Anna MacKinnon posted on Wednesday, June 24, 2020 - 1:22 pm
I am trying to run a logistic regression path model with a continuous X and dichotomous Y, with one moderation (on x->y with a dichotomous V) specified using Define, Model Constraint for 6 indirect effects (where 3 Ms are dichotomous) and their ORs, as well as one moderated mediation (M and V are continuous) and its simple slopes – by combining the code on Chris Stride’s website for Models 4d and 14 (N=1659 - 639 missing Xs = 1020).

When I tried this with Type= General, Estimator=ML, and Bootstrap=10000. I get “FATAL ERROR THIS MODEL CAN BE DONE ONLY WITH MONTECARLO INTEGRATION.” When I added Integration=MonteCarlo, it didn’t stop running for over 12 hours so I had to close the program, I also tried adding "(1000)" but it still continues running (I’m working from home on an old MacBook Air due to Covid-19). Then I tried removing Type, Estimator and Bootstrap and adding "Algorithm=Integration", it runs in one minute, but does not provide confidence intervals for the ORs or bootstrap.

Is there another way to get the CIs for the ORs (or can I interpret based on p-value) and to run ML to get the bootstrap?
 Bengt O. Muthen posted on Wednesday, June 24, 2020 - 4:45 pm
There are several issues with what you want to to. It sounds like you have a binary Y and several binary M's. A binary Y calls for "counterfactually-defined" effects as discussed in these papers:

Muthén, B. & Asparouhov T. (2015). Causal effects in mediation modeling: An introduction with applications to latent variables. Structural Equation Modeling: A Multidisciplinary Journal, 22(1), 12-23. DOI:10.1080/10705511.2014.935843 Click here to download the paper.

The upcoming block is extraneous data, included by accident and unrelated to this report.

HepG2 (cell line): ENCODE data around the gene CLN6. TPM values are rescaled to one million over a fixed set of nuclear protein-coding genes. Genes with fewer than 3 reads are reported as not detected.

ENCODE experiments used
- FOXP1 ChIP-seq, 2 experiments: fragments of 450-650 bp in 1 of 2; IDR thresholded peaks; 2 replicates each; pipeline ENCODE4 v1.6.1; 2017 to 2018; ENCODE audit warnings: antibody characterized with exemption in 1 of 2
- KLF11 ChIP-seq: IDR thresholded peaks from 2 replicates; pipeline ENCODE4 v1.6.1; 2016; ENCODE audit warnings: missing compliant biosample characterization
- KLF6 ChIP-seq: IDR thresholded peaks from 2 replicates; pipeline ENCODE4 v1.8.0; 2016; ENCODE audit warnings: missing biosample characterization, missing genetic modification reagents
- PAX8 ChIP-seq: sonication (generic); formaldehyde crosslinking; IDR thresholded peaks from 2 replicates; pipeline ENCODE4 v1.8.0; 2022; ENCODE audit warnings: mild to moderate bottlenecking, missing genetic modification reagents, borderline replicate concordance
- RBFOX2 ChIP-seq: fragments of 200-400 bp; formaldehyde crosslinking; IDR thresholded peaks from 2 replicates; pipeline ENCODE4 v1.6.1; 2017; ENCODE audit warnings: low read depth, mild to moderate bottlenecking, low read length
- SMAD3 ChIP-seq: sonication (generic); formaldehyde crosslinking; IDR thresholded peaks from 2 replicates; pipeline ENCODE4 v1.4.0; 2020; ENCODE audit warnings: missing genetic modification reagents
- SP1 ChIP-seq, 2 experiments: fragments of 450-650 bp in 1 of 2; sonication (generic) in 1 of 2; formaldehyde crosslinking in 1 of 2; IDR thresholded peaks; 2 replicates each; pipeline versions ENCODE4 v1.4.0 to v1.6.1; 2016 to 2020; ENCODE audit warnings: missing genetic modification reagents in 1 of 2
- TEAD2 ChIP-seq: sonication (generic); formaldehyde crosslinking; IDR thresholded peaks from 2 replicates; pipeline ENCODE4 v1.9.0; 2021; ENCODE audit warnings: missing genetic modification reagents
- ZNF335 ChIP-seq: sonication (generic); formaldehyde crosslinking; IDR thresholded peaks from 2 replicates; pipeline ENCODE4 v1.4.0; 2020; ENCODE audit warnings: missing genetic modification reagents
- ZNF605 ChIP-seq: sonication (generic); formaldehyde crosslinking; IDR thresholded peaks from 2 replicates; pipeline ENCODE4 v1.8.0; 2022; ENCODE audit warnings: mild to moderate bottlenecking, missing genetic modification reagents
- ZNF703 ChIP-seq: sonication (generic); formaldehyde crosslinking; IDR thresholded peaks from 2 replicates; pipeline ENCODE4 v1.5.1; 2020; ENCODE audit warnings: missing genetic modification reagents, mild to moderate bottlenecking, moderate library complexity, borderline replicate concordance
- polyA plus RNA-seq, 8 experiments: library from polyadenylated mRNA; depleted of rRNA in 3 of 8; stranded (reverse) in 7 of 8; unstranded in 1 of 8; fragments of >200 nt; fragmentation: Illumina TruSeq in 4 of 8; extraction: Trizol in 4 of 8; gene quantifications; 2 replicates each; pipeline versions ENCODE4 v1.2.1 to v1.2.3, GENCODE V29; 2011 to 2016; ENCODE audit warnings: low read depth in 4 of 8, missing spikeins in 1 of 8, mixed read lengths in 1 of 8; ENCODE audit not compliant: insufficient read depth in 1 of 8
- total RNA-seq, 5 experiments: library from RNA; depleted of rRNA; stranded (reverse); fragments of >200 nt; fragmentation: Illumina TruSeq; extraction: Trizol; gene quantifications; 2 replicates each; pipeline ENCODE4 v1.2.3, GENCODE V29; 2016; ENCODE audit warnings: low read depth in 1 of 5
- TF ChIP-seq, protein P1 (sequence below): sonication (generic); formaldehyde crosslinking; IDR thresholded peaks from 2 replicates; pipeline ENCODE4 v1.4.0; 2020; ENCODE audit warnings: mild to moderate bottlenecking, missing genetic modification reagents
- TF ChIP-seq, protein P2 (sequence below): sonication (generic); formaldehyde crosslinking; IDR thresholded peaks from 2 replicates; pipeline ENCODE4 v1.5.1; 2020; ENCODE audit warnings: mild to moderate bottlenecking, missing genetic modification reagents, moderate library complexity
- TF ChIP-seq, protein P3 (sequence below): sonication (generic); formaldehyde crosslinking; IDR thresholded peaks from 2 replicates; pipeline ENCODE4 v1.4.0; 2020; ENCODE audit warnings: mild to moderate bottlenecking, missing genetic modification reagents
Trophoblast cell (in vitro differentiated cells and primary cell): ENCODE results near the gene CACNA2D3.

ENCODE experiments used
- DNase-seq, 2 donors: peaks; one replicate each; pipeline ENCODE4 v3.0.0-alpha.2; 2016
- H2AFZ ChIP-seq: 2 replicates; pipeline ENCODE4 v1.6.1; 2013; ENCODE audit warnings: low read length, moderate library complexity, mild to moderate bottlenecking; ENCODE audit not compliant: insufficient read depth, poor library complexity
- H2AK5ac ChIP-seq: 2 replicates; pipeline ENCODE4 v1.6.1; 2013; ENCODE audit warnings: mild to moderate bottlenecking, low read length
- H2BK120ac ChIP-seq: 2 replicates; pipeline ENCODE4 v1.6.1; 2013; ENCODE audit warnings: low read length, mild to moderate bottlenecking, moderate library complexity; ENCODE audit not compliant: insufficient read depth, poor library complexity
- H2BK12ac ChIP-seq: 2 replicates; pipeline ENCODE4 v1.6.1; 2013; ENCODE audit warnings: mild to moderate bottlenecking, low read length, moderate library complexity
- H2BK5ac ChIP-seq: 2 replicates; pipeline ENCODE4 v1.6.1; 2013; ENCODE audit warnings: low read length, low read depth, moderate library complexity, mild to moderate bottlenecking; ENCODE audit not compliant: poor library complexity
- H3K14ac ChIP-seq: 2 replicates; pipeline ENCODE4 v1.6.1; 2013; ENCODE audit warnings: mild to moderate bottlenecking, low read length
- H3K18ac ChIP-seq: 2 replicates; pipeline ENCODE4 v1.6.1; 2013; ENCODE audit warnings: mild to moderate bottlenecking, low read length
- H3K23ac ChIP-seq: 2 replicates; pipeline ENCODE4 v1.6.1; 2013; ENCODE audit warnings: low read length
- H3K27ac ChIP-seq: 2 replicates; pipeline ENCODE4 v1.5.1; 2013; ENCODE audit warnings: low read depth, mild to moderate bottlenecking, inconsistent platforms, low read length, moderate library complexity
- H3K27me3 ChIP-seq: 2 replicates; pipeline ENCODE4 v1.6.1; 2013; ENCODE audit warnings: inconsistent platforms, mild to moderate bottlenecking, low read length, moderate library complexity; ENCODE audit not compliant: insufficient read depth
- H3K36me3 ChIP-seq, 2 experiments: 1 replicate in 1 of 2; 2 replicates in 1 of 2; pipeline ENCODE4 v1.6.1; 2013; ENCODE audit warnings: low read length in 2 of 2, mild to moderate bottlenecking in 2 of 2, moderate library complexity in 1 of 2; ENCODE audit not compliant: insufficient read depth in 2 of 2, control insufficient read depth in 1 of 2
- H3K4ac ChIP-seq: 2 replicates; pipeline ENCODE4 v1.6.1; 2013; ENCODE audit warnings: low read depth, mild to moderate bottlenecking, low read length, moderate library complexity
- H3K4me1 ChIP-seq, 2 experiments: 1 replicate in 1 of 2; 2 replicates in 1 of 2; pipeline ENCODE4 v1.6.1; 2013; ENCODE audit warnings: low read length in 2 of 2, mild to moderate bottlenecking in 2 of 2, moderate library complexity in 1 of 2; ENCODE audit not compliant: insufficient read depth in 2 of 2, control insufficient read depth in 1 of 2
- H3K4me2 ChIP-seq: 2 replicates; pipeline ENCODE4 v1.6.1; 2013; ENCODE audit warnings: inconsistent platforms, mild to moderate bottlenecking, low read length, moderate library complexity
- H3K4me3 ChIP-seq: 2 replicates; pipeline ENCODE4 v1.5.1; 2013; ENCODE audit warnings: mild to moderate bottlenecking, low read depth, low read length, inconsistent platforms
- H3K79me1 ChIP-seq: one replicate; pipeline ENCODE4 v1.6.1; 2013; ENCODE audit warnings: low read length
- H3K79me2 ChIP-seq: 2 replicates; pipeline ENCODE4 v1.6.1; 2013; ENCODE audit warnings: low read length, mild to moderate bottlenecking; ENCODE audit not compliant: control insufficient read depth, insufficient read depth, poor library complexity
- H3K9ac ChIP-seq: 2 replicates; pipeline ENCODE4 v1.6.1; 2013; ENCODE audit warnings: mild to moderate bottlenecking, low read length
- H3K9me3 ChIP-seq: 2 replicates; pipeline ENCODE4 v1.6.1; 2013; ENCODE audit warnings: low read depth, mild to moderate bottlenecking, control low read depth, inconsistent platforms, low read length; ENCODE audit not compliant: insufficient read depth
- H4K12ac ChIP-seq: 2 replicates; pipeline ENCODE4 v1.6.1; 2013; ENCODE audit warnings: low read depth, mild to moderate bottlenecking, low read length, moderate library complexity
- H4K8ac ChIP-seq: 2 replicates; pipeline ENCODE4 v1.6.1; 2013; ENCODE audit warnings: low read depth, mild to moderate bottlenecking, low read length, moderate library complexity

Nguyen, T.Q., Webb-Vargas, Y., Koning, I.K. & Stuart, E.A. (2016). Causal mediation analysis with a binary outcome and multiple continuous or ordinal mediators: Simulations and application to an alcohol intervention. Structural Equation Modeling: A Multidisciplinary Journal, 23:3, 368-383 DOI: 10.1080/10705511.2015.1062730

This means that it will be hard for you to do the analysis you want because of your 3 binary M's. You can instead assume that the effects are relevant for M* and Y* continuous latent response variables (instead of the observed binary M and Y variables) for which regular linear regression formulas for effects are valid. Then the analysis can be done by WLSMV or Bayes - but it will be probit and not logit analysis, that is, no odds ratio interpretations.

I assume Chris Stride's website concerns M and Y that are continuous where these complications don't arise.
 Anna MacKinnon posted on Tuesday, July 21, 2020 - 11:27 am
Thank you for your response! Do you have example code for treating observed M and Y as latent vs. binary with probit?

Following Chris Stride’s code 4c&d I used Categorical= for the binary M and Y, and Model Constraint to create Odds Ratios and moderated mediation estimates (14):

CATEGORICAL = w1 m4 m5 m6 y;
MOD1= x1*w1; MOD2= m1*w2;

m1 ON x1 (a1); m2 ON x1 (a2); m3 ON x1 (a3);
m4 ON x1 (a4); m5 ON x1 (a5); m6 ON x1 (a6);
y ON m1 (b1); y ON m2 (b2); y ON m3 (b3);
y ON m4 (b4); y ON m5 (b5); y ON m6 (b6);
y ON MOD1 (b7); y ON MOD2 (b8);
y ON x1 (cdash);

new (ab1 ab2 ab3 ab4 ab5 ab6 OR1 OR2 OR3 OR4 OR5 OR6
Low_w2 Med_w2 High_w2 Ind_Low Ind_Med Ind_Hi);
ab1 = a1*b1; ab2= a2*b2; ab3 = a3*b3; ab4 = a4*b4; ab5 = a5*b5; ab6 = a6*b6;
ORs1 = exp(a1*b1); OR2 = exp(a2*b2); OR3 = exp(a3*b3); OR4 = exp(a4*b4); OR5 = exp(a5*b5); OR6 = exp(a6*b6);

Low_w2 = 70.67; Med_w2 = 85.93; High_w2 = 101.19;
IND_LOWSUP = a1*b1 + a1*b7*LOW_w2;
IND_MEDSUP = a1*b1 + a1*b7*MED_w2;
IND_HISUP = a1*b1 + a1*b7*HIGH_w2;
 Bengt O. Muthen posted on Wednesday, July 22, 2020 - 5:57 pm
Our RMA book describes this in detail in Chapter 8. The odds ratio approach is suitable only for binary Y, not binary M and Y. And it assumes a rare Y.